Brockit an the Buttrie
by: Wheeler, Les
Ye ken the kine o a day ye affen get in June fan it’s affa het an the hey in the parks is jist turned yalla. Weel, it wis een o that kind o days an Brockit wis dodgin aboot in the hey park. He wisna pittin an affa lot o effort intae his dodgin for it wis an affa, affa het day.
Noo, at the bottom o the park wis a steen dyke. The dyke hid been there for mony a lang year - lang, lang afore the fermer got there, in fact, afore the fermer’s faither got there.
The steens o the dyke were covert in moss an that made a grand saft placie for a cat tae lie an hae a wee rest in the sun. Michty, fu cats like tae lie in the sun!
Brockit clammert up the dyke an streetched himsel oot on the tap an let the sun warm him aa ower. ‘O this is rare,’ thocht Brockit, ‘an fin I’ve hin a gweed rest I’ll gyang back tae the byre for a suppie o cauld milk!’
Brockit lay there jist dozin awa an dreamin o cauld milk an big fish fan he felt something ticklin his lugs. He pit up a paw, waved it aboot his lugs, an settled doon again. This time, in his dream, he’d mak the milk cauler an the fish bigger.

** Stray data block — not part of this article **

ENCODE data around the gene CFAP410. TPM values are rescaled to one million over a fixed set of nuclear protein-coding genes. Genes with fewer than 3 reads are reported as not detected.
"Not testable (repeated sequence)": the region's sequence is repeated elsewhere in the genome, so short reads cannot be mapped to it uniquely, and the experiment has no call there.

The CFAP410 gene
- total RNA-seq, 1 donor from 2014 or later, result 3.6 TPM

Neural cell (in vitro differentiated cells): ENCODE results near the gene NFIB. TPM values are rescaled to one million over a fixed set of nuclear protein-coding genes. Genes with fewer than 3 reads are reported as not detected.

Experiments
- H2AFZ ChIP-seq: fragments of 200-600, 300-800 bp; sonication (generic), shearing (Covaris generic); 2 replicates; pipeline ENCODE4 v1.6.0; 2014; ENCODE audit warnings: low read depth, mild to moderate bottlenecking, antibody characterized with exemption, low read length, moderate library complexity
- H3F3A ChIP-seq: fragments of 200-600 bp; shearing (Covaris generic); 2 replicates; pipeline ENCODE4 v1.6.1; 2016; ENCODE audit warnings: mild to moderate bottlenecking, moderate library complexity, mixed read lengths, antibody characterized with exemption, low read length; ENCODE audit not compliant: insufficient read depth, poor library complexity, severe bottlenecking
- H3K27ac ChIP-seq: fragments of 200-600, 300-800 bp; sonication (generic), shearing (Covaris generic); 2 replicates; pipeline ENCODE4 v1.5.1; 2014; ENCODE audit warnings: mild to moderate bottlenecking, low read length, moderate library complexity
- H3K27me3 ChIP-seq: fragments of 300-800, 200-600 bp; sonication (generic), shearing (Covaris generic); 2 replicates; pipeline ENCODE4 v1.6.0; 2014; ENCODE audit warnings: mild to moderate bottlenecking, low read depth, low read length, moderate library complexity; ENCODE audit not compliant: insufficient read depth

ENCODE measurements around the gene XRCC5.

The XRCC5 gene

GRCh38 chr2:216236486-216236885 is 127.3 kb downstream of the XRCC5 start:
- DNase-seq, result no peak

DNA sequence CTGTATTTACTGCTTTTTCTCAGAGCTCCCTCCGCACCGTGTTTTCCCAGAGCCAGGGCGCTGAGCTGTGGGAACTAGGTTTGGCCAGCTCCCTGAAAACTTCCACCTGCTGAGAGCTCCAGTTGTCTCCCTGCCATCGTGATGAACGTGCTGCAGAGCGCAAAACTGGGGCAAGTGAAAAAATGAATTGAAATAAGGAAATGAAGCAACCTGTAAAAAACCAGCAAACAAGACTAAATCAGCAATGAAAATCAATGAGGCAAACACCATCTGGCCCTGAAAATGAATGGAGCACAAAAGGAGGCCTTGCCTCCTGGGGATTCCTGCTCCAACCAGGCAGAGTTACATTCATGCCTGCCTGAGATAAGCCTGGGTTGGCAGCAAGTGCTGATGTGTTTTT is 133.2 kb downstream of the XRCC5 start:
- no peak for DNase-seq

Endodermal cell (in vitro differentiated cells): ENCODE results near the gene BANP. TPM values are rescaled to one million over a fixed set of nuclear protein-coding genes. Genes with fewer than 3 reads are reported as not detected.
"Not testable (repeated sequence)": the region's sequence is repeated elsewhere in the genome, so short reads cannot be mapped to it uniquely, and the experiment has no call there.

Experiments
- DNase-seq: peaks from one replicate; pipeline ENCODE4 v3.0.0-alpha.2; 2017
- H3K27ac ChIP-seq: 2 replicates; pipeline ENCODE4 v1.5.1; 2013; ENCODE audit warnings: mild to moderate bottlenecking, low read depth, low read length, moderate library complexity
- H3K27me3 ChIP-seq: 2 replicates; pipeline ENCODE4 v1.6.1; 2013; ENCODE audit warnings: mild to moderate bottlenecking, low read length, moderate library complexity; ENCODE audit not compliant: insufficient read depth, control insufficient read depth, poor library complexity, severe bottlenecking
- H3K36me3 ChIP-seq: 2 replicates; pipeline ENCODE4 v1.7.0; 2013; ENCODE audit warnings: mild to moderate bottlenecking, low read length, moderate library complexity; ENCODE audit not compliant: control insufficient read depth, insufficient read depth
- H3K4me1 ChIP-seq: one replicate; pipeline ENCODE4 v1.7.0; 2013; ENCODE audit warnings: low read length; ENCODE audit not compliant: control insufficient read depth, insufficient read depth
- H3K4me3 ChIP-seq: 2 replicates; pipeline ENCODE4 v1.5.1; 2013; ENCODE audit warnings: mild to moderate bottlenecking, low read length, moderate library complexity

But the ticklin didna stop. He felt it on his back as weel. ‘Fit on earth is this?’ he asked himsel.
Brockit hid been lyin on the moss, but growin oot o the cracks an gaps atween the steens in the dyke were a lot o wild flooers. The fermers sprayed their parks tae get rid o weeds, sae affen the only place wild flooers can growe is oot atween the gaps in the steens in the dykes roon the parks.
Brockit got up aff o the saft moss tae see this broon an reid fleein thing wi thin horns stickin oot o its held. Brockit didna ken fit it wis! It wisna a bee, a foggie-bummer or a wasp; It wis ower big. It wisna a bird; it wis ower sma an it didna hae a beak. Fit could it be?
Weel, of course, it wis a buttrie - a butterfly. It wis hoverin an jinkin aroon the flooers lookin for something tae eat an fan it come across Brockit it hid a gweed look at him as weel.
Brockit hid been waakin throwe the hey park an lots o bitties o flooers an girss hid stuck tae his fur. That’s fit attracted the buttrie!
Weel, Brockit wisna in the mood tae be tickled, nae on a het day like this an by a beastie he didna ken. He waved his paws again, but the buttrie jist jinkit oot o the wye. He tried baith paws, but that wisna ony better. Brockit wis seen chasin himsel roon in circles, but he nivver got near haun touchin the buttrie!
Syne, Brockit took a muckle loup at the buttrie, missed it again an went rummlin aff the dyke an landed on the grun at the fit o it. Brockit wisna neen hurt an, efter he gaed himsel a shak, wisna ony o the worse.
The buttrie wis still flittin an jinkin among the wild flooers on the tap o the dyke.
Brockit thocht he’d jist gyang back tae his usual perch on tap o the auld milk urn. Buttries are affa bonny craturs an fan they div flit past ye, it’s jist as weel tae leave them alane to get on wi their ain life, for the warld widna be near as bonny a place withoot them.